Clutter is emotional—we hold onto things for a reason. “I always ask my clients how the item at hand makes them feel. If it brings up any negative feelings, let it go. If it brings happiness of course it stays! The idea here is to only be surrounded by things you absolutely love, says Morgan Ovens, owner of Haven, a home organizing company in Los Angeles. It’s hard to part with your favorite books, and you don’t have to. You do, however, need to consider whether you’re actually going to finish that book you’ve read half of, or the one you bought at a second-hand store four years ago and will never read again. They take up much-needed shelf space that you can use for new books, photos, candles, or general storage space. Here are thoughtful ways to donate your used books.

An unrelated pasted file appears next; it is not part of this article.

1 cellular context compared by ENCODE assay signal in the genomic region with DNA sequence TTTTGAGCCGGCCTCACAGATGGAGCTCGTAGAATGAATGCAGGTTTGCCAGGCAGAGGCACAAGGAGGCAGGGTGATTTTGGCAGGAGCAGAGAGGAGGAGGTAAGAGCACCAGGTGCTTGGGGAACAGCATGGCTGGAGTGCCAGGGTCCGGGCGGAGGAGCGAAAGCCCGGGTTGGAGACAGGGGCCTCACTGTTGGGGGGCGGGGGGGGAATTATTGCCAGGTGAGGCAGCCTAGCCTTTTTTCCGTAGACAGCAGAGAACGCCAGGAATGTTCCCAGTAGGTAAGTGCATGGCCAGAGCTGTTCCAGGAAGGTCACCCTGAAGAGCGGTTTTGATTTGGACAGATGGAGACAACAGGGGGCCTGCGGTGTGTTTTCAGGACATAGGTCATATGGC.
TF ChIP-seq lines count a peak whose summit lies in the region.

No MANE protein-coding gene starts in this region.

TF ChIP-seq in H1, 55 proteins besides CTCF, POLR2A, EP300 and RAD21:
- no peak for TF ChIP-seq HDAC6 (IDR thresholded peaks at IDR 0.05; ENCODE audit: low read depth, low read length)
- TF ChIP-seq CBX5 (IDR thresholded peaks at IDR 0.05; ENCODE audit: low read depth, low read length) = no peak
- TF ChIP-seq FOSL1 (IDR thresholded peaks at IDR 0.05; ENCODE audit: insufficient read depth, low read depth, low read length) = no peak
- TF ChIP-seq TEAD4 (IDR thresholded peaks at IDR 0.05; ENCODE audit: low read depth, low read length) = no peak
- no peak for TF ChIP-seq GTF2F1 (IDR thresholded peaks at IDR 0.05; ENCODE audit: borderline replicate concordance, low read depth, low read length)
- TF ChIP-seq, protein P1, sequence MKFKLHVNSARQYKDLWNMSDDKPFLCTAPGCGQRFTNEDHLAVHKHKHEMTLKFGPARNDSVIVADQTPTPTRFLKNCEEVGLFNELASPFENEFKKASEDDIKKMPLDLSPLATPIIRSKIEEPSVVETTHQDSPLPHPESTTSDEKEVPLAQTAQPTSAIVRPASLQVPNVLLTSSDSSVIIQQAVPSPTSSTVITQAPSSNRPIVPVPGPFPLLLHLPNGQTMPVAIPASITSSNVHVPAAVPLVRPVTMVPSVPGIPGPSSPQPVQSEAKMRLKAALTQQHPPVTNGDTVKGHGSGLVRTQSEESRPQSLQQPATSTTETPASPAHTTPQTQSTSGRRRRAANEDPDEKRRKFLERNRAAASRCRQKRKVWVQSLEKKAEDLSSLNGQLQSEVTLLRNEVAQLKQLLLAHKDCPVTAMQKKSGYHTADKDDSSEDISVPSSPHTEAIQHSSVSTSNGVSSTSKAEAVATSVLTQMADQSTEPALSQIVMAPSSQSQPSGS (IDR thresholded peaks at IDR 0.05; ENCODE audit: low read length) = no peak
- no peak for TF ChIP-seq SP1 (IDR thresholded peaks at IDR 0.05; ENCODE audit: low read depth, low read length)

These collect like the hair in your shower drain, except you only clean one of those things regularly. When getting ready to de-clutter, Felice Cohen, professional organizer and author of 90 Lessons for Living Large in 90 Square Feet suggests, “When dealing with toiletries, separate into categories: lotions, feminine hygiene, teeth, medications, etc. Toss anything outdated, dried up, hotel shampoos.”